San Bernabe

San Bernabe is in the middle of the vast Monterey AVA and spans 5,000 acres (2,000 hectares). It was designated an AVA in 2004. Over 20 grape varieties are grown in San Bernabe AVA, as temperatures can vary significantly across the region, resulting in microclimates conducive to both cool- and warm-climate varieties, including Pinot Noir, Cabernet Sauvignon, Syrah, Zinfandel, Chardonnay, and Sauvignon Blanc. Although there are many soil types, sandy loam is dominant.

San Lucas

San Lucas AVA, south of San Bernabe, is warm, with wide diurnal shifts and a long growing season. Elevation ranges from 325 to 1,250 feet (100 to 380 meters), allowing for vines to be planted on terraced vineyards, or atop or along alluvial fans. There are 8,000 planted acres (3,200 hectares) here. Soils are predominantly shale and limestone, perfect for growing Merlot and Sauvignon Blanc with power and body. The San Lucas wine industry only began in the 1970s, much later than elsewhere in Monterey County, and the AVA was approved in 1987. Prior to the development of viticulture, it was primarily dairy land.

San Antonio Valley

Of all the Monterey appellations, San Antonio Valley extends the farthest south, where the temperatures are warmer. The appellation reaches an elevation of 2,790 feet (850 meters), the highest in Monterey County. It differs from the other Monterey AVAs in that it is a concave valley, with a bowl-like shape that results in a range of climatic profiles. Many grapes thrive here.

San Antonio Valley became an official AVA in 2006. It was first planted in the late 1700s, when the missionaries of San Antonio de Padua identified the area’s potential for making sacramental wine.

Hames Valley

Smaller than San Antonio Valley, and east of it, Hames Valley is far from the bay and thus the warmest of all Monterey’s AVAs. Hames Valley also has the most dramatic diurnal shifts of all 10 AVAs, requiring special attention in the vineyards. But this is the appellation where innovation stands out. The warm climate necessitates careful planning of row direction, which can impact grape development and mitigate possible sun damage, and meticulous canopy management.

Established as an AVA in 1994, Hames Valley has about 2,000 planted acres (800 hectares). Rhône varieties perform best. Limestone, schist, and shale are the most prevalent soil types, all ideal for warm-climate grape varieties.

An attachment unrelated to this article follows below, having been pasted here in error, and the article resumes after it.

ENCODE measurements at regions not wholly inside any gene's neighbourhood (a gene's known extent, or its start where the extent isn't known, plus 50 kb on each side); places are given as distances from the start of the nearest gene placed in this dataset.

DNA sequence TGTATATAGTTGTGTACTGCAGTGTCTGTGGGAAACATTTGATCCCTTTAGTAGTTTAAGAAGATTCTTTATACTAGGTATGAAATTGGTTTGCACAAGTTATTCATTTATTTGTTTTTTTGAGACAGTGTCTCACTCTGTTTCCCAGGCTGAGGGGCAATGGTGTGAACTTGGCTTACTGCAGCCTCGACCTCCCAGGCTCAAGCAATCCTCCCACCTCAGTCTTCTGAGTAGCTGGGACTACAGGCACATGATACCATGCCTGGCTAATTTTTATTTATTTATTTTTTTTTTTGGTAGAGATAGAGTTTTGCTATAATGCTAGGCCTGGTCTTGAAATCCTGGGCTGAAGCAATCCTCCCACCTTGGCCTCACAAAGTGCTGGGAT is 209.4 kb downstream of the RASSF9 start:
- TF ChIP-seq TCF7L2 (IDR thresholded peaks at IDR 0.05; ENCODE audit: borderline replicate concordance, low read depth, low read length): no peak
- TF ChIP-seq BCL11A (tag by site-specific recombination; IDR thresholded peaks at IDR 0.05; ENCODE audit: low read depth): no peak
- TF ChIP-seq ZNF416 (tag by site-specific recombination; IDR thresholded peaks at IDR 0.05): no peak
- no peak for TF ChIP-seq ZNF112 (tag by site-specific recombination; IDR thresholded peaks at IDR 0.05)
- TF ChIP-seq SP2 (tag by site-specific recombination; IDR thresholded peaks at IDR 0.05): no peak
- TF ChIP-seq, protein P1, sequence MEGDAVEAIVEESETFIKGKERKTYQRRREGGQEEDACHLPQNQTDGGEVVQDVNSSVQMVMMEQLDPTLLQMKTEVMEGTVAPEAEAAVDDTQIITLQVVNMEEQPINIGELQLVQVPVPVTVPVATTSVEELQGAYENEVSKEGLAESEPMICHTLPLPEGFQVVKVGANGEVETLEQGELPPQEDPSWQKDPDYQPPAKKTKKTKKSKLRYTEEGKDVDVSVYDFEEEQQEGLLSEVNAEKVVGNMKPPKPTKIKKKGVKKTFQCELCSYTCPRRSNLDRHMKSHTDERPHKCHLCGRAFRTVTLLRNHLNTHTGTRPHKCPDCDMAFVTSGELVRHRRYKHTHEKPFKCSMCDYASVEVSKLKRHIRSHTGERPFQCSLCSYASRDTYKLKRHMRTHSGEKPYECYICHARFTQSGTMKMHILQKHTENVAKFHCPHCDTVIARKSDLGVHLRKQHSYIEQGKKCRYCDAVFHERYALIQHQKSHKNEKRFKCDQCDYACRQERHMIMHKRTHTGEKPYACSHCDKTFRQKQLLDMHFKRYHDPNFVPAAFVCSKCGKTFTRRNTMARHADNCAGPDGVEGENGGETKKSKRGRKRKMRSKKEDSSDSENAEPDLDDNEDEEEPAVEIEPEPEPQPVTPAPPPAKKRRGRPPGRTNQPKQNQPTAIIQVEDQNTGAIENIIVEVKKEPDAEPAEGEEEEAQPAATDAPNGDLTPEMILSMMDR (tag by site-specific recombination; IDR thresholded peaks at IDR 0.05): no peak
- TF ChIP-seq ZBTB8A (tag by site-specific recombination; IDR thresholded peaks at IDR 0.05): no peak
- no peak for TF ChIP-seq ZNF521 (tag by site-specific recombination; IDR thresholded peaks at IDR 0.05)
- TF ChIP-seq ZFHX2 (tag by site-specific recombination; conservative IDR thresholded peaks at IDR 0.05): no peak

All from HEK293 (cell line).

Climate Change in Monterey

For winemakers and viticulturists in Monterey, the issue of climate change is paramount. The impact of climate change on the oceans could alter the cooling winds that have been key to the region’s identity, causing them to warm much more or much faster than they do today. This would create major viticultural challenges and exacerbate economic issues.

Scott Caraccioli, the general manager of Caraccioli Cellars and the interim director of the Santa Lucia Highlands Wine Artisans board of directors, explains that most winemakers in the county use a four-pronged approach for climate change mitigation. The first is vineyard adaptations. Growers are adjusting pruning times, working to ensure canopy management is effective, and heeding drought conditions for efficient water usage. With that comes the second tactic: the practice of water conservation. Vineyard managers and winemakers monitor the moisture levels in the soils with advanced technology to help make irrigation decisions.

Sustainability is the third part of the approach. Most of the vineyards in Monterey are organic. Steve McIntyre, also a board member and a grower, was one of the founders of the Sustainability in Practice (SIP) certification program, which aspires to viticulture that has the least impact on the environment and, therefore, the climate. He manages around 16,000 acres (6,500 hectares) of vineyards across the state and has partnered with Sitos Group to establish a biochar program near Monterey Bay to encourage regenerative farming and reduce carbon emissions from vineyard cuttings. Finally, vintners are focused on collaboration, sharing current research and new ideas.

Winemakers hope that these techniques and practices will yield results. The preservation of Monterey County’s dynamic wine industry depends on them.

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A Taste of Monterey (website). Accessed March 7, 2024. https://www.atasteofmonterey.com/.

Santa Lucia Highlands Wine Artisans (website). Accessed March 7, 2024. https://www.santaluciahighlands.com/.

Monterey County Vintners and Growers Association (website). Accessed March 7, 2024. https://www.montereywines.org.

Monterey Pacific (website). Accessed March 7, 2024. https://www.montereypacific.com.